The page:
Game of Slots: Why Are Airlines Operating ‘Ghost Flights’?

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In light of sharp decrease in air travel demand, recently the sky has been full of empty or nearly empty aircraft still operating on their routes. These flights are also referred to as ‘ghost flights’. What do you know about this phenomenon?

As the name ‘ghost flight’ suggests itself, these are the flights without passengers or with very few passengers. But still costing the crew, fuel and severe impact on the environment. So why do they exist?

This a part of tough game played by airlines called: ‘protect your time slots’. Even without travellers air operators need to fly planes to secure their most valuable assets which are their airport slots.

This is why ‘ghost flights’ are absolutely legal and common practice in the aviation industry.

What is an Airport Slot?

Before the massive coronavirus hit aviation, the industry was growing at a skyrocketing pace. Even with the capacity offered by over 200 airports worldwide, it was not enough for all the airlines to accommodate their aircraft upon their will and need. Simply because of lack of proper infrastructure, because of limited space and limited availability of runways.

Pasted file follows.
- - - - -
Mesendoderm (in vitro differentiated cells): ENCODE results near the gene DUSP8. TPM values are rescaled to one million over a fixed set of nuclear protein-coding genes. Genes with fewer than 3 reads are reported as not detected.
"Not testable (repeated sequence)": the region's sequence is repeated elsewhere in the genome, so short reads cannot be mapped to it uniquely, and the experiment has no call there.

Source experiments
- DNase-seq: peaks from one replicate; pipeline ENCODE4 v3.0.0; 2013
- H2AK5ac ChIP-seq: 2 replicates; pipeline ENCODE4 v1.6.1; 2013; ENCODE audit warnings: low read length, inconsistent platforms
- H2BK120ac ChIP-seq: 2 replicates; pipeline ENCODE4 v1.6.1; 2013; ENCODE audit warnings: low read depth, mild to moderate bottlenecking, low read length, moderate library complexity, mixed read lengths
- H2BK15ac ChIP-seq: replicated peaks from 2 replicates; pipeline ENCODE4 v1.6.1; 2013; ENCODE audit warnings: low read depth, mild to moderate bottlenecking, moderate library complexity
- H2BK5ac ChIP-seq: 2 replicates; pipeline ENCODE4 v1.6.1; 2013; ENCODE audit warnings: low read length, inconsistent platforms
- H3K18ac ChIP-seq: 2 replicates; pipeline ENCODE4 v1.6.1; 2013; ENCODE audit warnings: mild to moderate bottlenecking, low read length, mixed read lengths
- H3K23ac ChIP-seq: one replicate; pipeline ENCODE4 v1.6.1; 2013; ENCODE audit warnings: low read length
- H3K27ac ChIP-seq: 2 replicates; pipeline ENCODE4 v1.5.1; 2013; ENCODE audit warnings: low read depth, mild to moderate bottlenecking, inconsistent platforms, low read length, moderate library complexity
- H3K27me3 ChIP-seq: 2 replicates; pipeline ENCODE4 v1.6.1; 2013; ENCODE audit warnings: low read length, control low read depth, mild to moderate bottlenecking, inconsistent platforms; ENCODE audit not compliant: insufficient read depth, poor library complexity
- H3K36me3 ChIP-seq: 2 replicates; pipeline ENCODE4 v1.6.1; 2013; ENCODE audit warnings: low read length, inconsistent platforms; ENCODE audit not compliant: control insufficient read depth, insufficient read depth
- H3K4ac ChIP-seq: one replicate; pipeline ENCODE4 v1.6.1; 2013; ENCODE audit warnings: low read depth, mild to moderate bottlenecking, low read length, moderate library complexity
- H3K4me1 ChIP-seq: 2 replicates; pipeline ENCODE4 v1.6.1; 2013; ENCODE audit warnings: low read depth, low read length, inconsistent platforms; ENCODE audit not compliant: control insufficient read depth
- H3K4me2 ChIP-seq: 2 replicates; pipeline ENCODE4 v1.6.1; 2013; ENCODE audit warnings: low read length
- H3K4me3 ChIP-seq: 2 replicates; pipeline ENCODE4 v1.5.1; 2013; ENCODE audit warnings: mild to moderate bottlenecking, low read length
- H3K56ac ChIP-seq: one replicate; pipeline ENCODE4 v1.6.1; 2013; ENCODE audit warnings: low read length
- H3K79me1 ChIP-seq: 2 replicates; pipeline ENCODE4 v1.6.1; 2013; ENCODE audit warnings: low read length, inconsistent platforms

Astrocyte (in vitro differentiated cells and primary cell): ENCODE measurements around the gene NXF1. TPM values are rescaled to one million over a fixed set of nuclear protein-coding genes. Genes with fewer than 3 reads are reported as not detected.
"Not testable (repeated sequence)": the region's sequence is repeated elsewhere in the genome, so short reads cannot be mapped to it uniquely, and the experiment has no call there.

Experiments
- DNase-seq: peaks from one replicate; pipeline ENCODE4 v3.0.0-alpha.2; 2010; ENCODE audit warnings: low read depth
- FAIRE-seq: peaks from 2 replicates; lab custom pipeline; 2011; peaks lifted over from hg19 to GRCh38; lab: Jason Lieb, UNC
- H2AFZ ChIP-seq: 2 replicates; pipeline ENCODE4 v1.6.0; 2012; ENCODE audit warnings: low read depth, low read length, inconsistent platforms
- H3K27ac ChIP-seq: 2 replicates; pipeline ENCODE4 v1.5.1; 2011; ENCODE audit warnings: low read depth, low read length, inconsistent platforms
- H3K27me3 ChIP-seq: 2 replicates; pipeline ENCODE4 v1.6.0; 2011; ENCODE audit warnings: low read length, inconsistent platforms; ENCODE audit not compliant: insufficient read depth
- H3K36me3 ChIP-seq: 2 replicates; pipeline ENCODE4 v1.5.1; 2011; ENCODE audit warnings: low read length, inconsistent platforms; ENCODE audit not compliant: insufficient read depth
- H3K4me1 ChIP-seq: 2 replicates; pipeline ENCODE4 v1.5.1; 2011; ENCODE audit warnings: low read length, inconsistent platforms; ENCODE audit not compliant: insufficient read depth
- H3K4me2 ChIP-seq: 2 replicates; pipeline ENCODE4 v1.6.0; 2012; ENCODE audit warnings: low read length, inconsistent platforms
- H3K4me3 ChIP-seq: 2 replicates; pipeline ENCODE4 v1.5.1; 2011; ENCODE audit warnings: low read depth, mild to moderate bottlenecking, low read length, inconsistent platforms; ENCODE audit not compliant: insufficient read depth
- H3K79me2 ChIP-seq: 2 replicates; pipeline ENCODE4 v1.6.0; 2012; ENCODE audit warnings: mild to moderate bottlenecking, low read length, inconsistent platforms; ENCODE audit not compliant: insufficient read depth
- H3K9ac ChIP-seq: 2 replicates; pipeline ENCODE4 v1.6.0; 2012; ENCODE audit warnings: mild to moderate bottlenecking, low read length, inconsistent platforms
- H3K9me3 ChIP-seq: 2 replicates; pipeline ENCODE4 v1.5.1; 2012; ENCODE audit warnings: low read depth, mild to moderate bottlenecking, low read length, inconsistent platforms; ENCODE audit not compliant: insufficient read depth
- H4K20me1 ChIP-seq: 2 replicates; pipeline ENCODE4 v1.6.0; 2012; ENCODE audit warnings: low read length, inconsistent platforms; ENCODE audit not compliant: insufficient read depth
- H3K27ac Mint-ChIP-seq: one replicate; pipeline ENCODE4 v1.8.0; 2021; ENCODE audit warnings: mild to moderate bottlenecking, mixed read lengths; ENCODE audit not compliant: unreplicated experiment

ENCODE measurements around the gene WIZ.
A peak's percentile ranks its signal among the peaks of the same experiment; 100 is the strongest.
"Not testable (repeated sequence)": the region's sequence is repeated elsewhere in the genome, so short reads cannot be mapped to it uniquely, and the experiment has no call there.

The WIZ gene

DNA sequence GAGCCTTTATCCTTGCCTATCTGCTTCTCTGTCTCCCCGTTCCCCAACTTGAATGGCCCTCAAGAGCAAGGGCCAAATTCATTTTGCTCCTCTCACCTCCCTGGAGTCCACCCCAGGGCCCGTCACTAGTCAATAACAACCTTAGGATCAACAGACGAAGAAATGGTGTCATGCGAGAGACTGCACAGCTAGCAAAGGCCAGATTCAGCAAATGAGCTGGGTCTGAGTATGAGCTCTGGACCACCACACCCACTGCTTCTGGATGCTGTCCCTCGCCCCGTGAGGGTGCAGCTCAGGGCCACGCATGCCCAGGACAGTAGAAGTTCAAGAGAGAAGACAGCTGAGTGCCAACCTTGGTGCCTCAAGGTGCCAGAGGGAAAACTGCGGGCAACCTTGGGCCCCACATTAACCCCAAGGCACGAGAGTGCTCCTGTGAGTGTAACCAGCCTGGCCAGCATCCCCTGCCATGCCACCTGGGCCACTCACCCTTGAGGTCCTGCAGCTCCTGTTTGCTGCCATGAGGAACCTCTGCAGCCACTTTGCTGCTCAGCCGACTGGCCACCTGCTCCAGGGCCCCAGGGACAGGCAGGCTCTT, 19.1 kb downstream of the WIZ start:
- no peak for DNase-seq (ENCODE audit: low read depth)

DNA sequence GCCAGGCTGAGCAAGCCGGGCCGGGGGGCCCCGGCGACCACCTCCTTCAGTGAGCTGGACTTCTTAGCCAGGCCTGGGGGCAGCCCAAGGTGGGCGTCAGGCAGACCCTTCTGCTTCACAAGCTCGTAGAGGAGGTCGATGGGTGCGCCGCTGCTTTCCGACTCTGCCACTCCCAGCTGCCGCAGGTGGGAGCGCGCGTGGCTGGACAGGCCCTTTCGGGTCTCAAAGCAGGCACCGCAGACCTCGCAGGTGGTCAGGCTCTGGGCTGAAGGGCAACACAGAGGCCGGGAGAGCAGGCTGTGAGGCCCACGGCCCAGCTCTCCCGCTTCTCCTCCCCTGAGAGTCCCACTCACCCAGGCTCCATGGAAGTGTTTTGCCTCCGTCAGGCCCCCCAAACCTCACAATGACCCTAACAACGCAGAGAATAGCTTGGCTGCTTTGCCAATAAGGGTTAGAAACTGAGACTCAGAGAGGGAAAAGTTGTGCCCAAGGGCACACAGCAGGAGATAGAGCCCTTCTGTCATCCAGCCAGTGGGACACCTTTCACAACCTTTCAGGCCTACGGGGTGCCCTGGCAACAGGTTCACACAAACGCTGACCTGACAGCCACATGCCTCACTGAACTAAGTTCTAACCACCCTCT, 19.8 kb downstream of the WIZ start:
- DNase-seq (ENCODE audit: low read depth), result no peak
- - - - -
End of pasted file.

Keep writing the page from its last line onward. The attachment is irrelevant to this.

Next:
In order to manage disruptions and space available, airlines were put into an intense game of take-off and landing slots to avoid chaos and maintain smooth operations.

Most of airports are segmented into slots. Each slot is valid on a specific weekday, for a specific period of time for a specific plane of a specific airline to take advantages of the full range of airport infrastructure necessary to arrive or depart.

Slots are assigned to airlines by an independent slot coordinator to ensure that these are granted in a fair, neutral and transparent manner.

Based on the slots availability operators plan their schedules. Important to note that slots should be properly managed on both ends, at the airport of departure and at the airport of arrival. As far as each slot is tightly regulated by the time it requires airlines to be very punctual.

80/20 ‘Use It or Lose It’ Rule

Therefore, you may wonder why airlines just do not skip their slot, why they choose flying empty planes instead of keeping them on the ground, which, most probably, would cost much less. This is because when airlines do not utilise a slot assigned to them according to the set rules, they lose it to another airline.

In the European Union, for example, slots are managed by the a so-called ‘use it or lose it’ rule which requires an air operator to keep its slot busy for at least 80%. Otherwise, an airline risks to lose it to its competitor in the following year.

Keeping in mind the current situation created by the coronavirus, considering the situation within airlines, the European Commission has allowed to relax 80/20 ‘use it or lose it’ rule for airport slots until June, 2020.

“However, granting the suspension only until June is the very minimum the industry needs, and a decision on a full suspension until October will be needed within the next month to allow airlines to plan their schedules”, said the International Air Transport Association (IATA) in a statement.